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Life-saving heart pill starts clinical tests

LONDON (Reuters) - Spanish researchers have started clinical testing of a three-in-one pill to prevent heart attacks, which they hope to launch worldwide in 2010 for less than $10 a month.

The first patients started taking the so-called “polypill” last month and a total of 600 will ultimately be recruited into the trials, doctors said on Monday.

Its backers say the new low-cost combination drug could save millions of lives, particularly in developing countries, where most heart attacks occur.

Francisco de Paula Rodriguez Perera, director of the Spanish National Centre of Cardiovascular Research, said the medicine was likely to be launched initially in Spain and parts of Latin America but could be available globally by the end of 2010.

The polypill contains three established drugs -- aspirin, a cholesterol-lowering statin and an ACE inhibitor for reducing blood pressure -- and is intended to prevent heart attack patients from suffering a recurrence.

At the moment, such patients are often required to take multiple drugs, which is expensive. They also frequently forget to take the right medicine at the right time.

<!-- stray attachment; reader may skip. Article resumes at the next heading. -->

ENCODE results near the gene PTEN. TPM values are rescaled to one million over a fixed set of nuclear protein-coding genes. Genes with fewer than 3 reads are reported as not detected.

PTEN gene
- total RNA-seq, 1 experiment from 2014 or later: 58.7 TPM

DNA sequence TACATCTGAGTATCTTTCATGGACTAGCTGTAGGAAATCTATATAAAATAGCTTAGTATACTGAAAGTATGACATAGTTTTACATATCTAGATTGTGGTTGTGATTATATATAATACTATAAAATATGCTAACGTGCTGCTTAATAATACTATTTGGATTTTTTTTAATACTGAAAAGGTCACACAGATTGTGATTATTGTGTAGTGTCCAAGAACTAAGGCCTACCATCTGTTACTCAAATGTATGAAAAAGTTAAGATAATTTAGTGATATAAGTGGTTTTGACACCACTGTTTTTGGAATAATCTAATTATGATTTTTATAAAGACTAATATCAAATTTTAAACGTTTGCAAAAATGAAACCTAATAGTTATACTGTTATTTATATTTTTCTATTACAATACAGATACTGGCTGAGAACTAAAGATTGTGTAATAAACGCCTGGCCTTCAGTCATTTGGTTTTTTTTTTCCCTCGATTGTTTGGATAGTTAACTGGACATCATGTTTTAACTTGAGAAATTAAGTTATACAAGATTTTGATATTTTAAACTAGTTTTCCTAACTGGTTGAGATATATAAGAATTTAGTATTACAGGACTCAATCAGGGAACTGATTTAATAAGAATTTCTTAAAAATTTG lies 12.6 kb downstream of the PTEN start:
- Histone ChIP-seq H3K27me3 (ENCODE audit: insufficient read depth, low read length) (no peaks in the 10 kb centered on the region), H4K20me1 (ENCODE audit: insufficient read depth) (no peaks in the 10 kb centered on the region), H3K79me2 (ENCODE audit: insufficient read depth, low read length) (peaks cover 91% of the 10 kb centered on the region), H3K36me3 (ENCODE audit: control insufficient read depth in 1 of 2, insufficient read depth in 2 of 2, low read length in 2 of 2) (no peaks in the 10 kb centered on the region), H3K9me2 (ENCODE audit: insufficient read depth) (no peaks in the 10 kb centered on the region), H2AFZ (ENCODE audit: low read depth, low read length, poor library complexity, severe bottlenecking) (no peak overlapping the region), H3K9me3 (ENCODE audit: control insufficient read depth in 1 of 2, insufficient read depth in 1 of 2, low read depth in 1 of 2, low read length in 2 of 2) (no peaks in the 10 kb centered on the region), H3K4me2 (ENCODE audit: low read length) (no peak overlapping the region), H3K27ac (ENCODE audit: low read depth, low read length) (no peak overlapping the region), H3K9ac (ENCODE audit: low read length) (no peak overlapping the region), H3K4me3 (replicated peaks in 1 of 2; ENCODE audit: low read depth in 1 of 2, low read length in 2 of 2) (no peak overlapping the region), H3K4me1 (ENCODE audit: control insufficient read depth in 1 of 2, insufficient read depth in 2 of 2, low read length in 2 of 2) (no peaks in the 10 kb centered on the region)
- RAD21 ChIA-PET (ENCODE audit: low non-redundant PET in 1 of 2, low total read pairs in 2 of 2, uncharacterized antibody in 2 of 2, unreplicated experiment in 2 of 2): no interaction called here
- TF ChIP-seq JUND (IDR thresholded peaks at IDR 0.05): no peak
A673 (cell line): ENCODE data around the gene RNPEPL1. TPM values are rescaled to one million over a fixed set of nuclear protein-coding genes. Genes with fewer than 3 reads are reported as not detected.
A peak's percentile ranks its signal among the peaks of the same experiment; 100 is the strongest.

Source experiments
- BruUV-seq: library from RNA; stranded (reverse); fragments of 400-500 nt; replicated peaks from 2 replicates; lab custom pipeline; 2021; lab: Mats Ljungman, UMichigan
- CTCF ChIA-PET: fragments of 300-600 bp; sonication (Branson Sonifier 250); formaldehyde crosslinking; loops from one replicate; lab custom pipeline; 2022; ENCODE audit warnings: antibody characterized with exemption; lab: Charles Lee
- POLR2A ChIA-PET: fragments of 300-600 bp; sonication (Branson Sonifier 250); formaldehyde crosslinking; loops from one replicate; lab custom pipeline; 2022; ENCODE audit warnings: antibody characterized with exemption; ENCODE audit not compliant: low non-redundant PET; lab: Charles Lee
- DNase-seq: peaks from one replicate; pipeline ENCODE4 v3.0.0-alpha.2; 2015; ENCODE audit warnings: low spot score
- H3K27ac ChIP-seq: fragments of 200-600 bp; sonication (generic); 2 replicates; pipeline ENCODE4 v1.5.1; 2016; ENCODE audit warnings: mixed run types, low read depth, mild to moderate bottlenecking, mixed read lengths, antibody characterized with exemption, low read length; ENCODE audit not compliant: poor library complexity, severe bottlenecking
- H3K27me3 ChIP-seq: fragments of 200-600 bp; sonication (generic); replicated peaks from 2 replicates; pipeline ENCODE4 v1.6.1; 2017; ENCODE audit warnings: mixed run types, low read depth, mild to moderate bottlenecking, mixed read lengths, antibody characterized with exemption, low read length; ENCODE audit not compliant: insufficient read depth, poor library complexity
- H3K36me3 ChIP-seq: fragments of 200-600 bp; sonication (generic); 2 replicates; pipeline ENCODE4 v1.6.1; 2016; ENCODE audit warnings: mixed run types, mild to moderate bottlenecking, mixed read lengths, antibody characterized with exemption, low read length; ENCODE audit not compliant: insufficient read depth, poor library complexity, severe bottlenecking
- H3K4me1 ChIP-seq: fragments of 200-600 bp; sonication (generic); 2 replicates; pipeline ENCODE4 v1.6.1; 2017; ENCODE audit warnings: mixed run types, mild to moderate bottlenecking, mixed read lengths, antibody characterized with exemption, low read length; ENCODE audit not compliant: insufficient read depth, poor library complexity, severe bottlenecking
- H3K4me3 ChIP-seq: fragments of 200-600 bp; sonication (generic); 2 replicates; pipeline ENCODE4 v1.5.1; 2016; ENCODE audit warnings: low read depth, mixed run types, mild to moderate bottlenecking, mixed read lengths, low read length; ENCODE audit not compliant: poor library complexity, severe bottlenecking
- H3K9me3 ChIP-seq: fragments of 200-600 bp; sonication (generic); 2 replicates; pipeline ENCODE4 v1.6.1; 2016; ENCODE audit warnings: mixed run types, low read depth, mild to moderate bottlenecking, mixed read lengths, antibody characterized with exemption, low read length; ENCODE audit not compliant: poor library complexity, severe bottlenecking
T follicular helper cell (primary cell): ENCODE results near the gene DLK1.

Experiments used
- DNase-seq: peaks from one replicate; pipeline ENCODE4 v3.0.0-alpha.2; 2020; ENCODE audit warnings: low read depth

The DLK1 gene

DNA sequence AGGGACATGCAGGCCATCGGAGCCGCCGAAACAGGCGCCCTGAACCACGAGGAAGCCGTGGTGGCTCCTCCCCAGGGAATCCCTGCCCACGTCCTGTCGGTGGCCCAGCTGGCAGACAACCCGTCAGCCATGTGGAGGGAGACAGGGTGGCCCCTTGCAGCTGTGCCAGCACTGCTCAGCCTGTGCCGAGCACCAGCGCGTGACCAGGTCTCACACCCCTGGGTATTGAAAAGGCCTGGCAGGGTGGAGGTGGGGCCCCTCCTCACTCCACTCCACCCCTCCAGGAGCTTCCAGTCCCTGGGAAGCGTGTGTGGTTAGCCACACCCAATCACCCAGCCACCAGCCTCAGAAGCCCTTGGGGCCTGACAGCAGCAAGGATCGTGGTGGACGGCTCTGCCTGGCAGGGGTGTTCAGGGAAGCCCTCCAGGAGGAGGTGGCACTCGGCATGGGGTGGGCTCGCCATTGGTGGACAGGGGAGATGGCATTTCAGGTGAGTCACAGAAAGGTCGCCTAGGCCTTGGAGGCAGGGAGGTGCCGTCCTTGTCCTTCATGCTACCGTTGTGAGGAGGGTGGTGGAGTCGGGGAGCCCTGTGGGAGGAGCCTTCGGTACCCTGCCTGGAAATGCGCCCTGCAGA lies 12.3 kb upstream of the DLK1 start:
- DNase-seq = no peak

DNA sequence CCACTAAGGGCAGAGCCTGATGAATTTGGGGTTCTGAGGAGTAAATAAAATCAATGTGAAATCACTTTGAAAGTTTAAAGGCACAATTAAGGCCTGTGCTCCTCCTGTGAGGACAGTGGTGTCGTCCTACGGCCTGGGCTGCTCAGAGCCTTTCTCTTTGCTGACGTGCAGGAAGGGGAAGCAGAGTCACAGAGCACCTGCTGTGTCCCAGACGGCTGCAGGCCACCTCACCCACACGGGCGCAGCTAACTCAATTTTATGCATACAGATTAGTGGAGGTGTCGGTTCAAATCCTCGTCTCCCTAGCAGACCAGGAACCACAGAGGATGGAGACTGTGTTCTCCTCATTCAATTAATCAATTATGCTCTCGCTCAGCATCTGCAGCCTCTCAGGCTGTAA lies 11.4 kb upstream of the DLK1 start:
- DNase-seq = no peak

The new pill is not designed for people with no history of heart attack but Rodriguez believes other polypills will become available for this group of patients in time.

“I think in five years we are going to have several different offerings in the market ... there will be polypills for different phases of treatment,” he said in a telephone interview from the World Congress of Cardiology in Buenos Aires.

London’s Wolfson Institute of Preventive Medicine, for example, hopes to start testing a five-in-one polypill that could be given to everyone over 55 years, irrespective of their history of disease.

Cardiologists have talked about using polypills for years but plans to produce them have been complicated by rivalry among large drug companies, who are keen to promote patented products.

Now some of the problems are falling away. Many good drugs are available today in cheap generic form and smaller companies are showing growing interest in the combination drug concept.

The Spanish polypill is being developed in collaboration with privately owned Spanish drugmaker Ferrer and several Indian drug firms are keen to become involved in the polypill market.

Rodriguez and colleague Valentin Fuster said they aimed to get the new polypill approved by both the U.S. Food and Drug Administration and European regulators.

“We expect to finish the clinical studies in the third or fourth quarter of 2009 and be out in market in the first half 2010,” Rodriguez said.

Fuster said cheaper interventions such as the polypill were critical in poorer countries, where cardiovascular disease is growing alarmingly, driven by worsening diets and smoking.

Editing by Sue Thomas

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